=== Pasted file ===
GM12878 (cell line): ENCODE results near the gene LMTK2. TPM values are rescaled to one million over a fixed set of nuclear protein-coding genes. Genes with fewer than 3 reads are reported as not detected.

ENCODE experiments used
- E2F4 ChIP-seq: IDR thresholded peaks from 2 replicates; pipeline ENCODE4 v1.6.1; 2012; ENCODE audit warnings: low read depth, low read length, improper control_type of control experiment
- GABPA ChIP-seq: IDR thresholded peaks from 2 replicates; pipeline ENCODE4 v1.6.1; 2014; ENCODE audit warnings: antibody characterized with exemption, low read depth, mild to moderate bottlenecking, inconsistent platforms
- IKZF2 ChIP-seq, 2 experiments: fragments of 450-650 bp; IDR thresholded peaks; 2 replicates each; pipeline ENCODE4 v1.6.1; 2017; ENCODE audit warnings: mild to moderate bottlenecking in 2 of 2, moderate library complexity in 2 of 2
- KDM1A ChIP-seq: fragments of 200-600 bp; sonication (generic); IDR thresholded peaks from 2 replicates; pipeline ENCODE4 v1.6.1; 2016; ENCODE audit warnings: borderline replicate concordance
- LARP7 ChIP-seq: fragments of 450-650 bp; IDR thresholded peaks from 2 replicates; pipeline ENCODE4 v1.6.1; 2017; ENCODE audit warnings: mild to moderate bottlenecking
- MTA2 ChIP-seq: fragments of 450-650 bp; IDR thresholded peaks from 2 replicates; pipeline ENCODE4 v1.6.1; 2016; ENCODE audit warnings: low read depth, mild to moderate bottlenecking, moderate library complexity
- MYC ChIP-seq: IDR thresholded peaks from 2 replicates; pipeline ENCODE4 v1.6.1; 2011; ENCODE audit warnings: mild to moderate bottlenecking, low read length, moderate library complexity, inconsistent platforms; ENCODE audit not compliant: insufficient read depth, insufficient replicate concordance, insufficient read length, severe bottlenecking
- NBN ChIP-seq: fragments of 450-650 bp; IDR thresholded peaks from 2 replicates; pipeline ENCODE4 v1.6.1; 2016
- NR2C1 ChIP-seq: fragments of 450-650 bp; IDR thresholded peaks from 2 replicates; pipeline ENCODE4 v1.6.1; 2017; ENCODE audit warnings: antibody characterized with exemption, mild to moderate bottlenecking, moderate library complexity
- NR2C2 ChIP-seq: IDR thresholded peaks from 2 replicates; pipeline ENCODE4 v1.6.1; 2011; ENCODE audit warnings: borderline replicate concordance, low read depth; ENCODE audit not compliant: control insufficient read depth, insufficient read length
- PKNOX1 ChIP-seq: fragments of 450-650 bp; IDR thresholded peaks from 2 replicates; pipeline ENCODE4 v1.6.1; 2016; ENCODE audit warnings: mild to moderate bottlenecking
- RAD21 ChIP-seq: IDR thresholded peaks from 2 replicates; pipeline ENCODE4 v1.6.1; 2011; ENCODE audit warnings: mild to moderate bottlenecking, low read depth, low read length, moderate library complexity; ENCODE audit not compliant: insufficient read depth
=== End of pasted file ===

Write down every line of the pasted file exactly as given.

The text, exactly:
GM12878 (cell line): ENCODE results near the gene LMTK2. TPM values are rescaled to one million over a fixed set of nuclear protein-coding genes. Genes with fewer than 3 reads are reported as not detected.

ENCODE experiments used
- E2F4 ChIP-seq: IDR thresholded peaks from 2 replicates; pipeline ENCODE4 v1.6.1; 2012; ENCODE audit warnings: low read depth, low read length, improper control_type of control experiment
- GABPA ChIP-seq: IDR thresholded peaks from 2 replicates; pipeline ENCODE4 v1.6.1; 2014; ENCODE audit warnings: antibody characterized with exemption, low read depth, mild to moderate bottlenecking, inconsistent platforms
- IKZF2 ChIP-seq, 2 experiments: fragments of 450-650 bp; IDR thresholded peaks; 2 replicates each; pipeline ENCODE4 v1.6.1; 2017; ENCODE audit warnings: mild to moderate bottlenecking in 2 of 2, moderate library complexity in 2 of 2
- KDM1A ChIP-seq: fragments of 200-600 bp; sonication (generic); IDR thresholded peaks from 2 replicates; pipeline ENCODE4 v1.6.1; 2016; ENCODE audit warnings: borderline replicate concordance
- LARP7 ChIP-seq: fragments of 450-650 bp; IDR thresholded peaks from 2 replicates; pipeline ENCODE4 v1.6.1; 2017; ENCODE audit warnings: mild to moderate bottlenecking
- MTA2 ChIP-seq: fragments of 450-650 bp; IDR thresholded peaks from 2 replicates; pipeline ENCODE4 v1.6.1; 2016; ENCODE audit warnings: low read depth, mild to moderate bottlenecking, moderate library complexity
- MYC ChIP-seq: IDR thresholded peaks from 2 replicates; pipeline ENCODE4 v1.6.1; 2011; ENCODE audit warnings: mild to moderate bottlenecking, low read length, moderate library complexity, inconsistent platforms; ENCODE audit not compliant: insufficient read depth, insufficient replicate concordance, insufficient read length, severe bottlenecking
- NBN ChIP-seq: fragments of 450-650 bp; IDR thresholded peaks from 2 replicates; pipeline ENCODE4 v1.6.1; 2016
- NR2C1 ChIP-seq: fragments of 450-650 bp; IDR thresholded peaks from 2 replicates; pipeline ENCODE4 v1.6.1; 2017; ENCODE audit warnings: antibody characterized with exemption, mild to moderate bottlenecking, moderate library complexity
- NR2C2 ChIP-seq: IDR thresholded peaks from 2 replicates; pipeline ENCODE4 v1.6.1; 2011; ENCODE audit warnings: borderline replicate concordance, low read depth; ENCODE audit not compliant: control insufficient read depth, insufficient read length
- PKNOX1 ChIP-seq: fragments of 450-650 bp; IDR thresholded peaks from 2 replicates; pipeline ENCODE4 v1.6.1; 2016; ENCODE audit warnings: mild to moderate bottlenecking
- RAD21 ChIP-seq: IDR thresholded peaks from 2 replicates; pipeline ENCODE4 v1.6.1; 2011; ENCODE audit warnings: mild to moderate bottlenecking, low read depth, low read length, moderate library complexity; ENCODE audit not compliant: insufficient read depth